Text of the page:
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Childebert the Adopted

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Title: Childebert the Adopted  
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Subject: Sigebert III, Carolingian dynasty, Pepin I of Aquitaine, Merovingian dynasty, Dagobert II
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Childebert the Adopted

Childebert the Adopted
Coin of Childebert
Coin of Childebert
Father Grimoald the Elder
Sigebert III (foster father)
Mother Chimnechild (foster mother)

Childebert III the Adopted (Childebertus Adoptivus) was a Frankish king.[1]


Childebert was a son of the Mayor of the Palace Grimoald the Elder. He was thus a grandson of Pepin of Landen.[2]

He was adopted by King Sigebert III and Queen Chimnechild.[3]


When Sigebert III died in 656,[4] Grimoald had Sigebert’s biological son Dagobert II[5] shorn of hair and sent him to an Irish monastery and then proclaimed Childebert king of Austrasia.[6]

Grimoald, Childebert and Ansegisel (who had married the daughter of Pepin of Landen[7]) were finally seized and turned over to the king of Neustria, Clovis II, who had them killed. There are two differing accounts of his death, however. Either Clovis and his mayor of the palace, Erchinoald,[8] captured and executed him in 657 or Chlothar III annexed Austrasia in 661, deposing the young usurper and executing them both the next year.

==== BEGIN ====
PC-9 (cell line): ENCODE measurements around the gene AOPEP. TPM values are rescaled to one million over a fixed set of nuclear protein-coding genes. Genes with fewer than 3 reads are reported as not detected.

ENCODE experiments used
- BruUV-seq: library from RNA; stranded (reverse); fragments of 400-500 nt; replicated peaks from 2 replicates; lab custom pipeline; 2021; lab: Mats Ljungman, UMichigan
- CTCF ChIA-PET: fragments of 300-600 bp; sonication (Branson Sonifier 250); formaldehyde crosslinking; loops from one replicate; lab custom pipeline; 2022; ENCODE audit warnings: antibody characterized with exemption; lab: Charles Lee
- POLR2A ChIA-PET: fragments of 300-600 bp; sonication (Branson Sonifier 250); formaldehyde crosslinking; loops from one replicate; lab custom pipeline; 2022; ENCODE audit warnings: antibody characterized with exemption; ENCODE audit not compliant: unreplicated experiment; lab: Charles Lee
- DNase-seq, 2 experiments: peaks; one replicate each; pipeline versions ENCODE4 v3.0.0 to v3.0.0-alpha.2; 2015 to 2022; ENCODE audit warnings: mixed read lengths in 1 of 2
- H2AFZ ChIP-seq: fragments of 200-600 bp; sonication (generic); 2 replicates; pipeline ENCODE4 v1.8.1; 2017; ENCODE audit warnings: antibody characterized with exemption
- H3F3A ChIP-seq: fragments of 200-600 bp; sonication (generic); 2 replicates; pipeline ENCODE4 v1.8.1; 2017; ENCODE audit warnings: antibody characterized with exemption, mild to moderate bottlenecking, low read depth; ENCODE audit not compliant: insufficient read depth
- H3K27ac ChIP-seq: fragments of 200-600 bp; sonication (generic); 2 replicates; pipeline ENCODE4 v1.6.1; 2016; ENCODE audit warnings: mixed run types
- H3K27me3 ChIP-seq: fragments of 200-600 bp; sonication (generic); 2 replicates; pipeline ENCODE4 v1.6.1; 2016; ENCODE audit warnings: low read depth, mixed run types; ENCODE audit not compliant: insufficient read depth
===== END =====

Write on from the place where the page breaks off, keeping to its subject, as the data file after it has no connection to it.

The family reappeared in politics with the rise of Ansegisel’s son, Pepin of Herstal.

Preceded by
Sigebert III
King of Austrasia
Succeeded by
Chlothar III


  1. ^ Liber Historiæ Francorum 43, MGH SS rer Merov II, page 316.
  2. ^ Christian Settipani, La Préhistoire des Capétiens (Nouvelle histoire généalogique de l'auguste maison de France, vol. 1), 1993 (ISBN 2-9501509-3-4)
  3. ^ Spiritual Kinship As Social Practice: Godparenthood and Adoption in the Early Middle Ages by Bernhard Jussen
  4. ^ R. P. Vincent, Histoire fidelle de st Sigisbert: XII roy d'Austrasie et III du nom; avec un abrégé de la vie du roy Dagobert, son fils: le tout tiré des antiquités austrasiennes
  5. ^ Fredegario, Fredegarii scholastici chronicum, Pars quarta, LXXXVIII
  6. ^ J. Hoyaux, "Reges criniti: chevelures, tonsures et scalps chez les Mérovingiens", Revue belge de philologie et d'histoire 26 (1948)]; J. M. Wallace-Hadrill, The Long-Haired Kings and Other Essays (London, 1962:154ff).
  7. ^ Les ancêtres de Charlemagne, 1989, Christian Settipani
  8. ^ Le Jan, Regne. Convents, violence and competition for Power in Francia. In Theuws, France; De Jong, Mayke; van Rhijn, Carine Topographies of power in the Early Middle Ages. Leeiden: Koninkslijke Brill NV, 2001.
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